Structure from Motion Photogrammetry (SfM photogrammetry) is the creation of scaled, measurable 3D digital models of objects or terrain from multiple overlapping images.
Advanced processing software and hardware are used to correlate specific points found in photographs taken at different angles, generating a point cloud which may then be interpolated into a mesh structure.
All of our models are ortho-rectified and scaled to permit accurate measurements to be taken from them.
The models produce permanent records that can be measured in three-dimensions to much higher levels of accuracy than are possible using traditional methods. The models can be examined for a variety of physical characteristics and successive surveys can be used to quantify change over time.
Our delivery can be generated using still or videographic imagery obtained through multiple capture techniques including diver, ROV or aerial drone.
We started using this technique underwater in 2013 under the auspices of the National Facility for Scientific Diving. Over the years we have greatly enhanced our delivery of underwater models through the employment of dedicated operators and the development of a networked cluster for photogrammetry processing. The photogrammetry cluster uses several dozen computing cores distributed across four workstation-class nodes to form a parallel processing supercomputer. This network architecture allows simultaneous or sequential alignment of tens of thousands of images and the creation of terabyte-scale projects.
We can now combine underwater models generated by diving or ROV, with above water ones constructed from aerial drone images to deliver models of complete coastal structures.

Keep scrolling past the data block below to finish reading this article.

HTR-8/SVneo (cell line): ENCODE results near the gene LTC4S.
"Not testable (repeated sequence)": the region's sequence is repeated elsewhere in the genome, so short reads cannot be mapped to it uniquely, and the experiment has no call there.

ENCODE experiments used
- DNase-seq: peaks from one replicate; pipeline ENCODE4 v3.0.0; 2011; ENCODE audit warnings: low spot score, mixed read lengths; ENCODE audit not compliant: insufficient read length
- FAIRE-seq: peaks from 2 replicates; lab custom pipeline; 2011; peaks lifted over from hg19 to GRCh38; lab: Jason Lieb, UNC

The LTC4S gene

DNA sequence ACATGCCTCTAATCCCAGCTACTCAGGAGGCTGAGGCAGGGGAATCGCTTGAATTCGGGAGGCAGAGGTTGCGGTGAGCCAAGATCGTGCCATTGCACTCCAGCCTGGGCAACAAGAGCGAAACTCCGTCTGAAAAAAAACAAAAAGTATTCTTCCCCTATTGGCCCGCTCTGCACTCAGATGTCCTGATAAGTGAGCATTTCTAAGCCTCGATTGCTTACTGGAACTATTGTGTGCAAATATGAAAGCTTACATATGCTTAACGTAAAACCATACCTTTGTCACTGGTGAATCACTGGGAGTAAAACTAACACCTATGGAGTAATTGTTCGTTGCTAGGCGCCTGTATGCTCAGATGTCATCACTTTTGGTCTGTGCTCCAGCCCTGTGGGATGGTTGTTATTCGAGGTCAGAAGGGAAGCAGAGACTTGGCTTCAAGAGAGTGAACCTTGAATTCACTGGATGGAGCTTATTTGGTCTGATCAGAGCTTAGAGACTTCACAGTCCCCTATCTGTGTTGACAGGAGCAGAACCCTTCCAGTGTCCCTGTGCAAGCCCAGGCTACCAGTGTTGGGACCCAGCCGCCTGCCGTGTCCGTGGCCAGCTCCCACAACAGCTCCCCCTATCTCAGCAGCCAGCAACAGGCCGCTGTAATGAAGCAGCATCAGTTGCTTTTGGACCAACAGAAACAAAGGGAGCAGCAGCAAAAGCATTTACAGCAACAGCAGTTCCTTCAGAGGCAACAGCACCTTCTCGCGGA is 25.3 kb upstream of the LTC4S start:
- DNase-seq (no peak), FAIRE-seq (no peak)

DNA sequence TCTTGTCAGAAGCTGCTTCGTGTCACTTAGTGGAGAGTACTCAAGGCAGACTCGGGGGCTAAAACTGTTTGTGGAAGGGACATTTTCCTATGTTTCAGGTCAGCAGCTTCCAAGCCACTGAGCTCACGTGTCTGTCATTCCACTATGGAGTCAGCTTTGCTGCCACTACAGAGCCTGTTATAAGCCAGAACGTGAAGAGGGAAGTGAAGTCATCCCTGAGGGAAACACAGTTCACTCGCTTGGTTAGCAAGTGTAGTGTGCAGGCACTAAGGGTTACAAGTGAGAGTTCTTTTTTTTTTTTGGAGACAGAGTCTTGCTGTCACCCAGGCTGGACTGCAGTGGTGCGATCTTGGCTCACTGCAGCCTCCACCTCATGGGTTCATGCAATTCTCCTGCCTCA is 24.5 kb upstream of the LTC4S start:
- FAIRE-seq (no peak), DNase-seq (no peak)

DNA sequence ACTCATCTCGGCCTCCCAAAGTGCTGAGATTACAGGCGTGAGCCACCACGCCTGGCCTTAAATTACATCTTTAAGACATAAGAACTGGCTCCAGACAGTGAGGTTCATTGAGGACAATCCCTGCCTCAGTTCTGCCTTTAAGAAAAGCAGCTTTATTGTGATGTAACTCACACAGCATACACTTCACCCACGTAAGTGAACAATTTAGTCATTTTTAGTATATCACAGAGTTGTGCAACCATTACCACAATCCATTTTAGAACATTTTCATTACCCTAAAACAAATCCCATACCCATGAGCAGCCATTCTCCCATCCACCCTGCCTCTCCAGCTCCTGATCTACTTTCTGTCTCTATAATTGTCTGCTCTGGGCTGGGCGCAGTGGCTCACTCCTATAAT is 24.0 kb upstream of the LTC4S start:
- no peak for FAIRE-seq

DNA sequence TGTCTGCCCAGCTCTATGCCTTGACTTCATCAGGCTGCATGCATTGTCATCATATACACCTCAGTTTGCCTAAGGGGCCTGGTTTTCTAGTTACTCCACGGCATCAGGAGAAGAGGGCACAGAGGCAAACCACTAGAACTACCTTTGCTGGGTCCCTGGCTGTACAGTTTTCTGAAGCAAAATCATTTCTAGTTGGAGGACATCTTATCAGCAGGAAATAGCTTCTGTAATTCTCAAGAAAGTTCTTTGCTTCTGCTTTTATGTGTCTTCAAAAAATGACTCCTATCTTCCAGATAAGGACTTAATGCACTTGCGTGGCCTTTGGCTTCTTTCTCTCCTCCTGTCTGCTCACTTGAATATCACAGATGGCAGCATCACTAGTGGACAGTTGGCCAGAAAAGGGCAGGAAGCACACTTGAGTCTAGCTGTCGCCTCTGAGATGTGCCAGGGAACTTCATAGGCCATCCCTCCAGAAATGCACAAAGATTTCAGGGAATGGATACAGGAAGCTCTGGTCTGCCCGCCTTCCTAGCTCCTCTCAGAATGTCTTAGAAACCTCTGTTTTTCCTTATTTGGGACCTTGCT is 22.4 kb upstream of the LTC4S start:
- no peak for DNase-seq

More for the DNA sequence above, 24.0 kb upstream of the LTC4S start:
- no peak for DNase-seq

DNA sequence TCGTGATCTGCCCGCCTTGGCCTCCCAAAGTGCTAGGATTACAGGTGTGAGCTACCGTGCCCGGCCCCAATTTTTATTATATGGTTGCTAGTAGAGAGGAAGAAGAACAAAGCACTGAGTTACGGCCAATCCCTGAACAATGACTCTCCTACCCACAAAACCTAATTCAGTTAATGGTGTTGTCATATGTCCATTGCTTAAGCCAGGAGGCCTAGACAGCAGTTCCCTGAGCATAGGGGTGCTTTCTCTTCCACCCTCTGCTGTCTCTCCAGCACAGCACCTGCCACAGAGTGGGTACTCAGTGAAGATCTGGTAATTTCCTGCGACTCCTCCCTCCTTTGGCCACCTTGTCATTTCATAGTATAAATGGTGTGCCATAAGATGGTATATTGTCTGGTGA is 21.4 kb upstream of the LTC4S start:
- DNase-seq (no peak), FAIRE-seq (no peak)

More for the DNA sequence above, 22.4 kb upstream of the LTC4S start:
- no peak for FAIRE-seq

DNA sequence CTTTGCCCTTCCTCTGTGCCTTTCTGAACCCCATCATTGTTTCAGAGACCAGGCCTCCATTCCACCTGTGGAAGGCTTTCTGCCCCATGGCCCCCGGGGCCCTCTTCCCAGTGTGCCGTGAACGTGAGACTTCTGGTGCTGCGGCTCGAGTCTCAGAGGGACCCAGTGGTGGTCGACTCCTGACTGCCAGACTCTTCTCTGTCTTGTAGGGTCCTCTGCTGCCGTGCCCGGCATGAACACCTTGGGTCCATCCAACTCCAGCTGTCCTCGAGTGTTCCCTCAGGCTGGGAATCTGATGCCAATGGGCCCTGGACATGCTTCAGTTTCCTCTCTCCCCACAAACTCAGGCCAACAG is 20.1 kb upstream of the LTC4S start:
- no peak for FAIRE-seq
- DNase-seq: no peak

Services offered using photogrammetry
Habitat and niche availability for benthic-associated species; abundance and distribution; environmental complexity using a range of metrics such as 3D rugosity, fractal dimension and kurtosis.
Benefits of photogrammetry over traditional survey methods
Scaled, measurable digital models, accurate to subcentimeter scales.
Permanent, 3D digital records created.
Successive models can be compared to quantify change over time, e.g. corrosion/erosion.
Non-invasive and rapid data collection
No measurement tool need be applied directly to the object’s surface; important for fragile structures or delicate ecological features.
Measurements or analyses can be performed remotely by engineers or scientists.
Repeat measurements can be performed on legacy data as new questions arise.
Models may be subjected to further intensive study using machine learning algorithms to detect key features.